A newly released Congressional Research Service report, Science and Technology Issues in the 116th Congress, notes how science and technology (S&T) continues to have a pervasive influence over a wide range of issues now confronting the nation. This includes how public and private research and development (R&D) will continue to spur scientific advancement.

However, federal responsibility for S&T policy making remains high decentralized, and in addition to appropriating funding for S&T programs, congress continues to enact laws to establish, refine and even eliminate programs, policies, regulations, regulatory agencies, and regulatory processes that rely on S&T data and analysis.

“Congressional authorities related to S&T policy making are diffuse,” the report noted.

“Now that’s an understatement,” said Alan Chvotkin, executive vice president and counsel for the Professional Services Council.

“Of course the report noted that ‘Executive agency responsibilities for S&T policymaking are also diffuse.’ That suggests there is chaos on the one hand, and confusion on the other, so you take your pick,” Chvotkin told ClearanceJobs. “Therein lays the challenge to find the support while facing opposition. Neither the congress nor the executive branch does a good job of actually talking about what this means for the job market. It is clear they can tackle the input, but there was less on the outputs of what we are getting for this technology.”


The Department of Defense (DoD) relies on robust R&D efforts to develop new military systems and improve on existing systems. The DoD’s ability to maintain a technological edge depends increasingly upon external sources for innovation for its weapons and other systems. That presents opportunities for defense contractors in 2019 and beyond.

At present the DoD spends more than $90 billion per year on research, development, testing and evaluation (RDT&E), and roughly 80-85% of that is spent on the design, development and testing of specific military systems. At present the DoD’s RDT&E budget contains hundreds of individual line items, and congress provides the oversight of the program. This includes making adjustments to the amount of funding requested for any specific number of line items.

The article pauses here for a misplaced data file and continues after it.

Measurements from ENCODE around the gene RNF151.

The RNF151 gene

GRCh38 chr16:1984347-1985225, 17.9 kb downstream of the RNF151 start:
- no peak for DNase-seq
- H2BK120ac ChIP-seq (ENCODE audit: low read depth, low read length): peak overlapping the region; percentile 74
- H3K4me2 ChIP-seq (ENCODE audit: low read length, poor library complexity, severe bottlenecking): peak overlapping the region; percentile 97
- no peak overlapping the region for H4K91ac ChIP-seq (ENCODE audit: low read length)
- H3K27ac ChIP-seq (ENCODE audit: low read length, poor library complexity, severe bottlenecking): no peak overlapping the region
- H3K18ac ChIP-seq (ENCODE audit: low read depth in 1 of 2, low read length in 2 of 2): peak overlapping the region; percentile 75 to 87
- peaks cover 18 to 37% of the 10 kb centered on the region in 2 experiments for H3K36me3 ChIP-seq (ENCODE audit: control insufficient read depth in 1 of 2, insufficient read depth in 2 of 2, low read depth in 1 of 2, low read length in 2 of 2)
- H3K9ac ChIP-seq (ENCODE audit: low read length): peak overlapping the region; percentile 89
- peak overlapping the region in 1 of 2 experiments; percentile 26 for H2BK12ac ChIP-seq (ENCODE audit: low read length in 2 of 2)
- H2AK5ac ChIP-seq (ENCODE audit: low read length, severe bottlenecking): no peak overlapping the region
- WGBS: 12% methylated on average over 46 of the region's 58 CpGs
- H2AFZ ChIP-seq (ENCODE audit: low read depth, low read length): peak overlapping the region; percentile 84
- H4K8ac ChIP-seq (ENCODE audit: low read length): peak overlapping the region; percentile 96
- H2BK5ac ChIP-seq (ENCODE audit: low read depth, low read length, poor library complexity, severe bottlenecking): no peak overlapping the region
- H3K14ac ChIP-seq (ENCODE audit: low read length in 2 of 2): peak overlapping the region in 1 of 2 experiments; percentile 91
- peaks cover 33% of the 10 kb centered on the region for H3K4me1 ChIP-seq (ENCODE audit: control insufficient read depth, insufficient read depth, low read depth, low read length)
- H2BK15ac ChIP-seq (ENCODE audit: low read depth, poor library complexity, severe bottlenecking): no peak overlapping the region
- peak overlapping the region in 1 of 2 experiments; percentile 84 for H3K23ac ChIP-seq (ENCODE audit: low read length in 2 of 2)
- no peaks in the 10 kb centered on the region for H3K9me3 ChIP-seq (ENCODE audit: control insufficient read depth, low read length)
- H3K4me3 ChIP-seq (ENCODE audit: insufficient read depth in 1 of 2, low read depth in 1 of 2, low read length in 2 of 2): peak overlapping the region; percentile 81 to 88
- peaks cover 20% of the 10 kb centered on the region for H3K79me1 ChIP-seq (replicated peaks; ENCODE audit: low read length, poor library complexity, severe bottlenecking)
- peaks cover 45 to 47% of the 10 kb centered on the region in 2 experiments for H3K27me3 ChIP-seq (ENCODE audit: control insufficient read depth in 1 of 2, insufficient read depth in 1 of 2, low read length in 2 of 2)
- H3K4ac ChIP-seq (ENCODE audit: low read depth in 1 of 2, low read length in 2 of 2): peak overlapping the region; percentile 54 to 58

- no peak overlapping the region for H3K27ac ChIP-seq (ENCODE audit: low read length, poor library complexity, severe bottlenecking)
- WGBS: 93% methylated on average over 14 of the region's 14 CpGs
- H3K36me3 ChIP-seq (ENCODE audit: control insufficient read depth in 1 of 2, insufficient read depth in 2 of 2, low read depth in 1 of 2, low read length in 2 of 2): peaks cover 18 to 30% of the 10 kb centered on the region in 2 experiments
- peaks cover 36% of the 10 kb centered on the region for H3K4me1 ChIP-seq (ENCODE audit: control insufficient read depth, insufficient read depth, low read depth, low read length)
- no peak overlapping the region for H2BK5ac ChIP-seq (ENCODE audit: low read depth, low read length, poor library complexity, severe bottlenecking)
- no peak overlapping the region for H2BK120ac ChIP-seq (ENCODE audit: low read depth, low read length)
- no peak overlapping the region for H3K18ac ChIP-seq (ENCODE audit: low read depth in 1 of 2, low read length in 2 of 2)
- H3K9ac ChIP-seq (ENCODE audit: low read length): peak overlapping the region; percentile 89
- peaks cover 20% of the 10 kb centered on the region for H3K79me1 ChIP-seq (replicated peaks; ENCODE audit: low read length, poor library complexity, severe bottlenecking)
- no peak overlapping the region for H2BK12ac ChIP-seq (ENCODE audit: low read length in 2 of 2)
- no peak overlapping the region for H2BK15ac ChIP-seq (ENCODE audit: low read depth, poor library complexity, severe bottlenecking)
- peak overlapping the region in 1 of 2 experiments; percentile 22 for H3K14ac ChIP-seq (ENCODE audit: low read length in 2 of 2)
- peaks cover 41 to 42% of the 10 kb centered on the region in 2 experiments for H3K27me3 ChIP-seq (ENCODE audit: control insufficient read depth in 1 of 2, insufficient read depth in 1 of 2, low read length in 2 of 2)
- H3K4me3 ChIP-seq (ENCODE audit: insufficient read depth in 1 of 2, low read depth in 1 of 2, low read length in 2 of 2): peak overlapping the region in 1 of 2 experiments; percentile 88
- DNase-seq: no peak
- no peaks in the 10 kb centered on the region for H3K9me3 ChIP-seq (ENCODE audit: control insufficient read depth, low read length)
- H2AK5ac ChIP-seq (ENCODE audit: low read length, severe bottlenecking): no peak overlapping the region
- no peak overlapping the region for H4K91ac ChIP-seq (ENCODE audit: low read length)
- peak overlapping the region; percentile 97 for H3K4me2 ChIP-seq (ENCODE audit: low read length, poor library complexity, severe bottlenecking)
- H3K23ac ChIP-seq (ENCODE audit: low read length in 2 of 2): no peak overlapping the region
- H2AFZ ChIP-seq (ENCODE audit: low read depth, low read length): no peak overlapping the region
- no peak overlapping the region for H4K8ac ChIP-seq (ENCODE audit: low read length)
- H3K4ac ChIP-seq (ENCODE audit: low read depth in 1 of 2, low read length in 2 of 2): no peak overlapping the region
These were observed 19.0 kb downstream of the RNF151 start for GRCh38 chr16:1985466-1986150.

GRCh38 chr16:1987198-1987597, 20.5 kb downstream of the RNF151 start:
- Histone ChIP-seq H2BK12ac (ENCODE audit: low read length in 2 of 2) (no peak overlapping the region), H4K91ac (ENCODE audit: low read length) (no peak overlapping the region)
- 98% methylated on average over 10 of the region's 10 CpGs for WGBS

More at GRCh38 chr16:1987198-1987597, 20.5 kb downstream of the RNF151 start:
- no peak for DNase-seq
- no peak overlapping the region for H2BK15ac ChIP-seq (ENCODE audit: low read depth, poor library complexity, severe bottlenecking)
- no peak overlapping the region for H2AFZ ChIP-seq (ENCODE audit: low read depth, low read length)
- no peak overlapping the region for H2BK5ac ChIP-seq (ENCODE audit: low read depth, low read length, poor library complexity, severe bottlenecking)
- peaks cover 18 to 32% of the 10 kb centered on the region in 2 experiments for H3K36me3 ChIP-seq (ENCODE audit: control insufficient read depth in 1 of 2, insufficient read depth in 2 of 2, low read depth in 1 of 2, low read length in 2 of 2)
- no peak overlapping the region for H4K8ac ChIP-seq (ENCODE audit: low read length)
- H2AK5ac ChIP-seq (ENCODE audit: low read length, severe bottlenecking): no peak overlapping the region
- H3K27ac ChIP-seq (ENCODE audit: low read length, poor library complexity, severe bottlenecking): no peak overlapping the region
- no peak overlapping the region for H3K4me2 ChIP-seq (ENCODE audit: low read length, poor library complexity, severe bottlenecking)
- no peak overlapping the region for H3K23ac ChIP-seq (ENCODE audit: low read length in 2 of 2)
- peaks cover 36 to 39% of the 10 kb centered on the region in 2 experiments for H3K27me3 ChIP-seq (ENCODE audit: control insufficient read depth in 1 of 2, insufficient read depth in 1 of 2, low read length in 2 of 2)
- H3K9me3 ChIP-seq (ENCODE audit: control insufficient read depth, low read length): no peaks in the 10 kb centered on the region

Even with the political party holding the purse strings changing, it’s unlikely there will be major changes to the amount invested in defense research.

“The change to the party in control isn’t going to be that significant,” said Chvotkin. “There has always been strong support for these sectors.”

In fact, RDT&E priorities and focus, notably those of the S&T portion, generally do not change radically from year to year – but a few fundamental policy-related issues regularly do attract congressional attention. These include ensuring that S&T, most notably basic research, will receive sufficient funding to support the next generation capabilities, which ensure the transition of technology from the laboratory to the field.

One other factor that could play a role this year is that senior DoD officials have called for the need to develop and implement a strategy aimed at identifying new and innovative ways to maintain the dominance of U.S. military capabilities into the future.

Energy in S&T Policy making